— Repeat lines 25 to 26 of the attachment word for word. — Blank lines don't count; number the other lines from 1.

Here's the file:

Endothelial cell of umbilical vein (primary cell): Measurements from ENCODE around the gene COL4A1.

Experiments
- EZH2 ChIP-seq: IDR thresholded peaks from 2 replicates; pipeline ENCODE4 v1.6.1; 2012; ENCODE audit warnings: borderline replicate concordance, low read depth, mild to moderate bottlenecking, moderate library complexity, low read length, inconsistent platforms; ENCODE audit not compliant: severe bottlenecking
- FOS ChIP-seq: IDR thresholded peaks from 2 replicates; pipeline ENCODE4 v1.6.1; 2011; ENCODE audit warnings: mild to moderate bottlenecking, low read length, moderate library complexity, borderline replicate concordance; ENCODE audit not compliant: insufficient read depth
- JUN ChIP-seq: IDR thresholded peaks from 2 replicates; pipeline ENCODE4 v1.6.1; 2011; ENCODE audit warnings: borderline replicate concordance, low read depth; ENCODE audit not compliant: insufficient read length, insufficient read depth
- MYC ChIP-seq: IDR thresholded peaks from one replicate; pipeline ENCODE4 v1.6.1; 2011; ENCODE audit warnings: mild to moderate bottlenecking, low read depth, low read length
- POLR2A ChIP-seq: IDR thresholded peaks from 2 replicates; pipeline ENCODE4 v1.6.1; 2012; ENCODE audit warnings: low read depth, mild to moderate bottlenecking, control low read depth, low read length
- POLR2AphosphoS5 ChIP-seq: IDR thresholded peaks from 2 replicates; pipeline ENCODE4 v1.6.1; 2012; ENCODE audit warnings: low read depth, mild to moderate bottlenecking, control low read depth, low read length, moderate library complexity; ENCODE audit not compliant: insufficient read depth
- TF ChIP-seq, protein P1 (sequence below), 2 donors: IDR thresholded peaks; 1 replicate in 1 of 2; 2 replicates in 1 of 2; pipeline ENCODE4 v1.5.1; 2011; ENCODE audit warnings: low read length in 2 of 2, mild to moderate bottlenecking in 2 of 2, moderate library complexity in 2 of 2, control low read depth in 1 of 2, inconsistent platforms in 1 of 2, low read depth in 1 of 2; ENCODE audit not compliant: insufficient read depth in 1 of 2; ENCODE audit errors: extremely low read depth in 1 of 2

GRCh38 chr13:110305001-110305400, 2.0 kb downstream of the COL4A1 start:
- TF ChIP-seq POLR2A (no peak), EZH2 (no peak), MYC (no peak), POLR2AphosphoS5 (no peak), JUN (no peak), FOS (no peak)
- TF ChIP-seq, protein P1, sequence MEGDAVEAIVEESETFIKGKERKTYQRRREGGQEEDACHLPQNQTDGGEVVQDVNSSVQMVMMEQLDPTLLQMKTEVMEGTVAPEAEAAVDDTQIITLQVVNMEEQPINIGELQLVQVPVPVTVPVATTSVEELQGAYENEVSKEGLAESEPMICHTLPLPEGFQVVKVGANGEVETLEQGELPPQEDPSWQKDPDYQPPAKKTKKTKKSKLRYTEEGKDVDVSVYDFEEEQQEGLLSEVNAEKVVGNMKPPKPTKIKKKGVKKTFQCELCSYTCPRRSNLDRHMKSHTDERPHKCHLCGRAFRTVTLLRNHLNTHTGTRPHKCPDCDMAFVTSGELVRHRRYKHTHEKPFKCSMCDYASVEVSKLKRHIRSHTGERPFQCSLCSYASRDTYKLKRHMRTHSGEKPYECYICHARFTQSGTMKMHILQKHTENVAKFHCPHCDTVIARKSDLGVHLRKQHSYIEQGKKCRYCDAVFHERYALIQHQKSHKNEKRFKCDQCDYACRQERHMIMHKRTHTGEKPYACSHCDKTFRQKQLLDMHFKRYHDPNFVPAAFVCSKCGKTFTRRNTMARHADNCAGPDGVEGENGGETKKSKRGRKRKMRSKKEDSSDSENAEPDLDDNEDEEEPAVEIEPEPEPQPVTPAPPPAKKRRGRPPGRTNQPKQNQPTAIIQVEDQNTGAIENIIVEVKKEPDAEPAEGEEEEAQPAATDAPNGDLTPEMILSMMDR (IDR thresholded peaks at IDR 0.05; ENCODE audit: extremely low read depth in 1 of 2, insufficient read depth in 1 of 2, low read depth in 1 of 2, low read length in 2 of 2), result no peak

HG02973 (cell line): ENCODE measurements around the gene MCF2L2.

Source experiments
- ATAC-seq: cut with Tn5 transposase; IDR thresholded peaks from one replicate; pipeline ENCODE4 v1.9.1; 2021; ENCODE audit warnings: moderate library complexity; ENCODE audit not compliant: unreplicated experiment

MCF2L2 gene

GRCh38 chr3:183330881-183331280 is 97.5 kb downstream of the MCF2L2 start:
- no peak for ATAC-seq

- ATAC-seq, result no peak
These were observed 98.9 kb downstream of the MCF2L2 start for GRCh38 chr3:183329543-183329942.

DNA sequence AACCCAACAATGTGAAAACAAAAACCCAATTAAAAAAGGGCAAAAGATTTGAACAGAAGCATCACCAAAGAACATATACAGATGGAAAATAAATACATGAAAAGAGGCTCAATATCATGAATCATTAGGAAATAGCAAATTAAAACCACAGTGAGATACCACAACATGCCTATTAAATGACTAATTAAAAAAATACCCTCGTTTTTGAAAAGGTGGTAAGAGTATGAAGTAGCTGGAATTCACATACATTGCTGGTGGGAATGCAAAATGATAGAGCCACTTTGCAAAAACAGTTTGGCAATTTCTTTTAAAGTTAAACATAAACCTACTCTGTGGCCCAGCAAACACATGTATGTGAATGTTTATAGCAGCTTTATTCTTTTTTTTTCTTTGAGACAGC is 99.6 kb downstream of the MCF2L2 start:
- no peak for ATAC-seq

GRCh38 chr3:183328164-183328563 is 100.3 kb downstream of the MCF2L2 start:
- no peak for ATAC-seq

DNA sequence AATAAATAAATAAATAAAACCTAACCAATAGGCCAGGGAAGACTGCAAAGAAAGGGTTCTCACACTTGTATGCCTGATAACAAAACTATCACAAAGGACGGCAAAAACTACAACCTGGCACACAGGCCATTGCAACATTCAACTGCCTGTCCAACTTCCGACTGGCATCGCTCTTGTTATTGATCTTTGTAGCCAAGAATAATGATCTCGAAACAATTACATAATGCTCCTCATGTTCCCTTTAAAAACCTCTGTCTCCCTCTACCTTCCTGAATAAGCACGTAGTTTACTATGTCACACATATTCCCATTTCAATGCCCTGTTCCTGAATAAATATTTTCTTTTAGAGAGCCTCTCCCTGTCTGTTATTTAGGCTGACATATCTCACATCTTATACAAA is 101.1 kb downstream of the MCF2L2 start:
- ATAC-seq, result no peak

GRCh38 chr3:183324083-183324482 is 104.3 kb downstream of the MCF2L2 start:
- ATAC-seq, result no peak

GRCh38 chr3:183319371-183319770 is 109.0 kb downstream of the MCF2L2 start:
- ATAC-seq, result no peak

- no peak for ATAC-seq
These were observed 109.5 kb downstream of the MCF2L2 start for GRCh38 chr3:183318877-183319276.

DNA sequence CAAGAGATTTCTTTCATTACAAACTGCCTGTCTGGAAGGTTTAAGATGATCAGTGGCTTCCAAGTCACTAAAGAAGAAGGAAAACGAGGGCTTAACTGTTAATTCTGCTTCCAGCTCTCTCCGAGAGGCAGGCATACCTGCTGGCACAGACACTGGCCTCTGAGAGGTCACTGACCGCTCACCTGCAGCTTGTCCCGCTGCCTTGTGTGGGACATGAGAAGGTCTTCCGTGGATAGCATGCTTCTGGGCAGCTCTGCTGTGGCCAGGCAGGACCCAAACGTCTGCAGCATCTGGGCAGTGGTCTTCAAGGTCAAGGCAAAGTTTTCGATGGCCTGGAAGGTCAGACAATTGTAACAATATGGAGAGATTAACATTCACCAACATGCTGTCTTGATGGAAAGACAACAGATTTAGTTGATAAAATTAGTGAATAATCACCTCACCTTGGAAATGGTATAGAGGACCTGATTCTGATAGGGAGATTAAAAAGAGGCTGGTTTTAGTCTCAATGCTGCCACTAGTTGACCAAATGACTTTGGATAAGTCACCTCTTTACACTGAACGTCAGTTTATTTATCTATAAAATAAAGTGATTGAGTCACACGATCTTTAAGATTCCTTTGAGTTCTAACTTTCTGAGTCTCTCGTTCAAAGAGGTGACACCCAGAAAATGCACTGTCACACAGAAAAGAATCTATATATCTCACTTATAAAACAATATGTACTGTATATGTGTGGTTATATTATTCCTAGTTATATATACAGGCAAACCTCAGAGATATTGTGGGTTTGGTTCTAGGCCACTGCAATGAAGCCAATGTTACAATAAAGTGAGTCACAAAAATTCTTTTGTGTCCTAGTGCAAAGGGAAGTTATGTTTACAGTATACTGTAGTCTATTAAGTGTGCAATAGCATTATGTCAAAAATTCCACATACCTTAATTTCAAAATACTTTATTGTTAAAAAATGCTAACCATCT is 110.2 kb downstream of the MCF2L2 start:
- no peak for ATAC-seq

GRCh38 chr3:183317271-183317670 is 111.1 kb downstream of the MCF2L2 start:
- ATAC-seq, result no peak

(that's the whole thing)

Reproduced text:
DNA sequence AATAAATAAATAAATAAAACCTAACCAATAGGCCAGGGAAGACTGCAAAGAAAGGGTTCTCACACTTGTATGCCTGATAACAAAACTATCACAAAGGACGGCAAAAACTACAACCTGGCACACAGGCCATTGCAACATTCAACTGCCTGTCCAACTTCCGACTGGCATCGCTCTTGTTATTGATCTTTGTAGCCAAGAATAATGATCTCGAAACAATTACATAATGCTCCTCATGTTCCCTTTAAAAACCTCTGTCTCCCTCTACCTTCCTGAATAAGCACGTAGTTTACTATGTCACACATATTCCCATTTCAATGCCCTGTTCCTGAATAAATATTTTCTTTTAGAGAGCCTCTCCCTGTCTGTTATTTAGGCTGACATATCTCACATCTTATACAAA is 101.1 kb downstream of the MCF2L2 start:
- ATAC-seq, result no peak